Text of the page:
Although it is hard to imagine, it took twenty years after the invention of the motion-picture camera before actual movies were produced and ever longer after the invention of the television before the first sitcom was aired. In these stark examples, it becomes clear that new media technologies require extensive experimentation before they can be utilized most effectively as a storytelling medium. As web technologies and online platforms develop at break-neck paces, it can be a true challenge to notice when and how the internet, with its practically ubiquitous users, finds ways to optimize storytelling.
Here we will explore what the latest in interactive online storytelling looks like, how it is done, what sets it apart, and if it has the chops to lead the way in the future. HTML5 was released in 2010, so let’s hope that it will not require twenty or more years of exploration before finding its optimum narrative voice.
Lately, online news outlets, like the New York Times, The Verge, and others are utilizing media tools for their storytelling efforts that are increasingly vivid and rich in content. Their article pages are transformed into huge, interactive canvases of various media elements, photos, videos, gifs, text, and more. This trend is done primarily utilizing HTML5 which is the latest of the widely used markup language notable in its accessible media playback and drawing features of <video>, <audio>, and <canvas> which do not require proprietary browser plug-ins to be viewed. These are the features behind the new trend in online storytelling and there remains future potential for their innovative use in this realm and others.
Start by checking out a prime example of media playback as you probably have not seen it before, this New York Times Magazine article “A Game of Shark and Minnow.” The images, integrating audio, video, and still photos, are stunning, that’s for sure. But the experience of ‘reading’ this article is also remarkably different in that the reader is not asked to stop watching a clip in order to read or to stop reading into order to watch a clip. It is also happening simultaneously as an integrated story. And this allows the images to do much more explanatory work and serve a more central role, as opposed to the supplementary one that they play in so many other journalistic mediums.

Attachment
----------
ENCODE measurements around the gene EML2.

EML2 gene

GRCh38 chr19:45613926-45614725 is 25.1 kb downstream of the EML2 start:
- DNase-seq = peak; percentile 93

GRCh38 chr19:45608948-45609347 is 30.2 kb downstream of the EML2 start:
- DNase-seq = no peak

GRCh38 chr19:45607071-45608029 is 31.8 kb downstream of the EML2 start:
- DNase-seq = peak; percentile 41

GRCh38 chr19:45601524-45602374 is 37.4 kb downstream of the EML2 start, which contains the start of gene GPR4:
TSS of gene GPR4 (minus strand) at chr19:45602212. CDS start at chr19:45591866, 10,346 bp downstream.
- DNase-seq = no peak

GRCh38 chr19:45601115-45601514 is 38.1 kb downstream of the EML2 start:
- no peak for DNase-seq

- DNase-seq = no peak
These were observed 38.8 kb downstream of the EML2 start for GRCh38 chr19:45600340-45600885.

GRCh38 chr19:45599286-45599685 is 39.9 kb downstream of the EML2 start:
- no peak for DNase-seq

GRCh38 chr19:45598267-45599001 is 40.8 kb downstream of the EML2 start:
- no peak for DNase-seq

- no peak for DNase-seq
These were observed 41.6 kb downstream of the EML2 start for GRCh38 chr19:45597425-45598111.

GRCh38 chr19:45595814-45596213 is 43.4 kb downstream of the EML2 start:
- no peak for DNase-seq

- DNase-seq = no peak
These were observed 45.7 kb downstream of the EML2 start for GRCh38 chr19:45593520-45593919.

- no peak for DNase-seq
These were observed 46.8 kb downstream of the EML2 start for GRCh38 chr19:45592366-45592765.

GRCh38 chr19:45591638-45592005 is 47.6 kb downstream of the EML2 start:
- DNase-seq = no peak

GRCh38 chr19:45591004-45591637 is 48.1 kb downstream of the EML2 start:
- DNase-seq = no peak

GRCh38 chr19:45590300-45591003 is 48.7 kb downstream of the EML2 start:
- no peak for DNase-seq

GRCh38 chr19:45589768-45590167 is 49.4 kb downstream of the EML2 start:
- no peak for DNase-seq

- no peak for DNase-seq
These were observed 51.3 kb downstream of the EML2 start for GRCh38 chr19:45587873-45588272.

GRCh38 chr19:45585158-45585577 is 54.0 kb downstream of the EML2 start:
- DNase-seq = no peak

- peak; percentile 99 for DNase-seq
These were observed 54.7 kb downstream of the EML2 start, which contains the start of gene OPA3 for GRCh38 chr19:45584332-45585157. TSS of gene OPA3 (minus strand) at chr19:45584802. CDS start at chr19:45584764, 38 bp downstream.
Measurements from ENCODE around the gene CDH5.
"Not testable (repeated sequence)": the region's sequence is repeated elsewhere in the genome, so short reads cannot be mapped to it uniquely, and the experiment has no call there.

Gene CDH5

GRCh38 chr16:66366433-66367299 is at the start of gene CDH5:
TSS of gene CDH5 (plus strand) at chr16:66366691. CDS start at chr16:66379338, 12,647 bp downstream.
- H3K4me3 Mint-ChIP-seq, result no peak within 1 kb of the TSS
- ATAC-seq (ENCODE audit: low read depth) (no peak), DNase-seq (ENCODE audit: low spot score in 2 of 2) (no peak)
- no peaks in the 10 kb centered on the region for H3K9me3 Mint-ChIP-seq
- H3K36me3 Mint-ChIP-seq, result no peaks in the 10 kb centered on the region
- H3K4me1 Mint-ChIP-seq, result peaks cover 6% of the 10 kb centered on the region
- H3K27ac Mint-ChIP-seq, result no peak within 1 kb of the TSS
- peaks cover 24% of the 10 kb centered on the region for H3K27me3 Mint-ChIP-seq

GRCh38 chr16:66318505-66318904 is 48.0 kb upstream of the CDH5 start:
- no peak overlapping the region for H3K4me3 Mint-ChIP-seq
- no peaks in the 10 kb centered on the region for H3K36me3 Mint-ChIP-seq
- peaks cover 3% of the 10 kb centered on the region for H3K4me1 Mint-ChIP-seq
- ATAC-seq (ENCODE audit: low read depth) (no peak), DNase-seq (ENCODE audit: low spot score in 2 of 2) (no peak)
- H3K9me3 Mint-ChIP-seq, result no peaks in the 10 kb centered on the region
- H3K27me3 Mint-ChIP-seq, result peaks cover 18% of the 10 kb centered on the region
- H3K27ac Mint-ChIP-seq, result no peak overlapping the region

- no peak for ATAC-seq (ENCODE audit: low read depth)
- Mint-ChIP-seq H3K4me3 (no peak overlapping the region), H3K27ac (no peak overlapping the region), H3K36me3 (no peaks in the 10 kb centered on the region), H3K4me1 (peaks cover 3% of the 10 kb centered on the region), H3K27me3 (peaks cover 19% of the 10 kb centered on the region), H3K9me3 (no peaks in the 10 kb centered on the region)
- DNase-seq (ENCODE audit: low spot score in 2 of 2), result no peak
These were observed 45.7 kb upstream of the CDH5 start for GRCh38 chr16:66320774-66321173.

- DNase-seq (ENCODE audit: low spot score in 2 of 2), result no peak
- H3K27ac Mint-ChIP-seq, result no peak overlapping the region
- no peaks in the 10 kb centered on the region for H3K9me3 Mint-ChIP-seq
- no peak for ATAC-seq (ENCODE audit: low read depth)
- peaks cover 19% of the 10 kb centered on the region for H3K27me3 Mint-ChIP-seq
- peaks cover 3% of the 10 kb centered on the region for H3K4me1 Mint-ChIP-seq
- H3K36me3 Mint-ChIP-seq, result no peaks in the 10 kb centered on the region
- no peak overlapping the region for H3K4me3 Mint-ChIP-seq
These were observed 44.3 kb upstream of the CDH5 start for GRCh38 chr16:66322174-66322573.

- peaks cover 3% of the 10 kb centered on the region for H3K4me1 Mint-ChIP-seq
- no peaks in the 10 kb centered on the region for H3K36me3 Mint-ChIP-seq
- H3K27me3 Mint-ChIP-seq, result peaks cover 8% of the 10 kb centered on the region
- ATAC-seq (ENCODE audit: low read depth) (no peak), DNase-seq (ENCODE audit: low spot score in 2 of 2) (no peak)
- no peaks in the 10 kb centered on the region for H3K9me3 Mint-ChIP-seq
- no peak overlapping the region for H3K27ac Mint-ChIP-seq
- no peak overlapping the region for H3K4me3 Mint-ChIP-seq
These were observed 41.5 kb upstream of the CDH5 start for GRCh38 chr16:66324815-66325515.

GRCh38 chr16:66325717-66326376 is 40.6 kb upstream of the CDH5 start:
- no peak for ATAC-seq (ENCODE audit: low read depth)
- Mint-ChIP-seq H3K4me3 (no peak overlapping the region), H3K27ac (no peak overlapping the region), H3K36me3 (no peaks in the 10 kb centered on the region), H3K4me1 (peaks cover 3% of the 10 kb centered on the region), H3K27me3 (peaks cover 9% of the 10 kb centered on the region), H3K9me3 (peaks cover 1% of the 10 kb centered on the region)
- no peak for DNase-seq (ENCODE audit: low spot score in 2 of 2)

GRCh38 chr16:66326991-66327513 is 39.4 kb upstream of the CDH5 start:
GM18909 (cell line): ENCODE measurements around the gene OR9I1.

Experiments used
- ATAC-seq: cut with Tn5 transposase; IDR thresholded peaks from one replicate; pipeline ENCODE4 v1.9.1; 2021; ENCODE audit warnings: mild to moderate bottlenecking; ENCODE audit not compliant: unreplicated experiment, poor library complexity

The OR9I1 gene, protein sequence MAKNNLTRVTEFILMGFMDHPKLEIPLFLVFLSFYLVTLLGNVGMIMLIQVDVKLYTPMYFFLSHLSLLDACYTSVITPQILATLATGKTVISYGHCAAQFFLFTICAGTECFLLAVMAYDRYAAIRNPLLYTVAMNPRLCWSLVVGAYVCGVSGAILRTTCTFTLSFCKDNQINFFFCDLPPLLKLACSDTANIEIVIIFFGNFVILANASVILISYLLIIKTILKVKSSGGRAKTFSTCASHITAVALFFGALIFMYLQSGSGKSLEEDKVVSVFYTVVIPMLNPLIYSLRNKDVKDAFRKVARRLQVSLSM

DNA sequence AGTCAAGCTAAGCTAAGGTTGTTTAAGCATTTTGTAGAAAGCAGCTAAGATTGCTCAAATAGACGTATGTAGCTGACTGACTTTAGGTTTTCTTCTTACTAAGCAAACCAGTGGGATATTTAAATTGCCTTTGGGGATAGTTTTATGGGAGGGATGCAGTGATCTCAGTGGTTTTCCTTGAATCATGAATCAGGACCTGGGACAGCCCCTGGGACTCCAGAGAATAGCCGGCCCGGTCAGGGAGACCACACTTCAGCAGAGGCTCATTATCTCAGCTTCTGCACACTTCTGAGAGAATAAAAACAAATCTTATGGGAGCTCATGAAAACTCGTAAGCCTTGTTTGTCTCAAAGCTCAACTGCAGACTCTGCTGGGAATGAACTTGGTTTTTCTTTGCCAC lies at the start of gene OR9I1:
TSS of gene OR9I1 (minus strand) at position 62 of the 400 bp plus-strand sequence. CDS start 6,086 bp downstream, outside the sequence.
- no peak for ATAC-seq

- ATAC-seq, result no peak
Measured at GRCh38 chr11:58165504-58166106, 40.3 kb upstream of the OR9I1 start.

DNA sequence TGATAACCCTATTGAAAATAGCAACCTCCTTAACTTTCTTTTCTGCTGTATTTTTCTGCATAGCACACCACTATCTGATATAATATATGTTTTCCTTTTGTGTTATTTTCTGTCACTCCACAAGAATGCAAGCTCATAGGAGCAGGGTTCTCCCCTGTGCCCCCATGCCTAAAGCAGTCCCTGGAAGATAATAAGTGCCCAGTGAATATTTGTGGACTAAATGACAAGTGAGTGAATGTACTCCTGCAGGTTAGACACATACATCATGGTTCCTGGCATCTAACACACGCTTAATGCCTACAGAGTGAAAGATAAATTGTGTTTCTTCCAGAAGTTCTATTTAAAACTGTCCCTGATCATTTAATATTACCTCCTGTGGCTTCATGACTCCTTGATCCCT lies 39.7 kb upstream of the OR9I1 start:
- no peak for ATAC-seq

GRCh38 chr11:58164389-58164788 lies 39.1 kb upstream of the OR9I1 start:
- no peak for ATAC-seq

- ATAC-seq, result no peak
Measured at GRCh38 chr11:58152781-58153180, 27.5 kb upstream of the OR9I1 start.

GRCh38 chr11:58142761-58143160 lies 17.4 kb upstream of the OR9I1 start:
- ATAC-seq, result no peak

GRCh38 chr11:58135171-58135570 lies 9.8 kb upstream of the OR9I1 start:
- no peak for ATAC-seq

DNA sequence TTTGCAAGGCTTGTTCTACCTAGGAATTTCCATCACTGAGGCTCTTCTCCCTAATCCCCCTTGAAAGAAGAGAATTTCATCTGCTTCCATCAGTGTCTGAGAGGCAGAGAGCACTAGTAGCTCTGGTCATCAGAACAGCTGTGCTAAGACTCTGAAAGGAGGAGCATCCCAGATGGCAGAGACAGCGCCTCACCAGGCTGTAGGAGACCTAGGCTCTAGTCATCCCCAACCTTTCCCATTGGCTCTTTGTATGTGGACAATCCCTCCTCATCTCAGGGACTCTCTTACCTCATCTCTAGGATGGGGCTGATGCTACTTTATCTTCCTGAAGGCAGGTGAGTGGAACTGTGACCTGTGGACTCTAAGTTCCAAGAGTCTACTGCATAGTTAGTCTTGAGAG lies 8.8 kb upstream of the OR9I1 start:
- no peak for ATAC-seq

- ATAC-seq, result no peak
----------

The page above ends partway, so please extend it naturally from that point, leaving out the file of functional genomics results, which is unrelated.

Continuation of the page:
Even storytelling through an animated infographic company is become a profound online tool by taking infographics one step ahead of the game then they were when they first made their way onto the internet.
It’s obvious that this form of storytelling has great potential, but takes some time to get used to. The NYT Magazine article expresses such dynamism that it compels the reader to just keep on scrolling. For the tablet or other mobile device viewer, the editors have removed some of the video content to maintain this experience. That may or may not leave holes in the story for those who did not read this story in its desktop version. The notion of scrolling imagery is also founded on principles that try to keep the necessity for readers to change their behavior to a minimum. Despite this principle, readers may feel disoriented by the moving imagery behind text captions and by the pace at which it feels one is expected to read.
But there is little doubt in the mind of online marketing companies that HTML5 opens up doors for new online storytelling experiences. And video makers and software developers are continuously exploring the potential of this standardized tool. Rich-media content, when combined with engaging storytelling, and eye-popping design is currently the best recipe for interactive and innovative web content. Yet, there is surely more to come among the vivid artistic and narrative possibilities out there.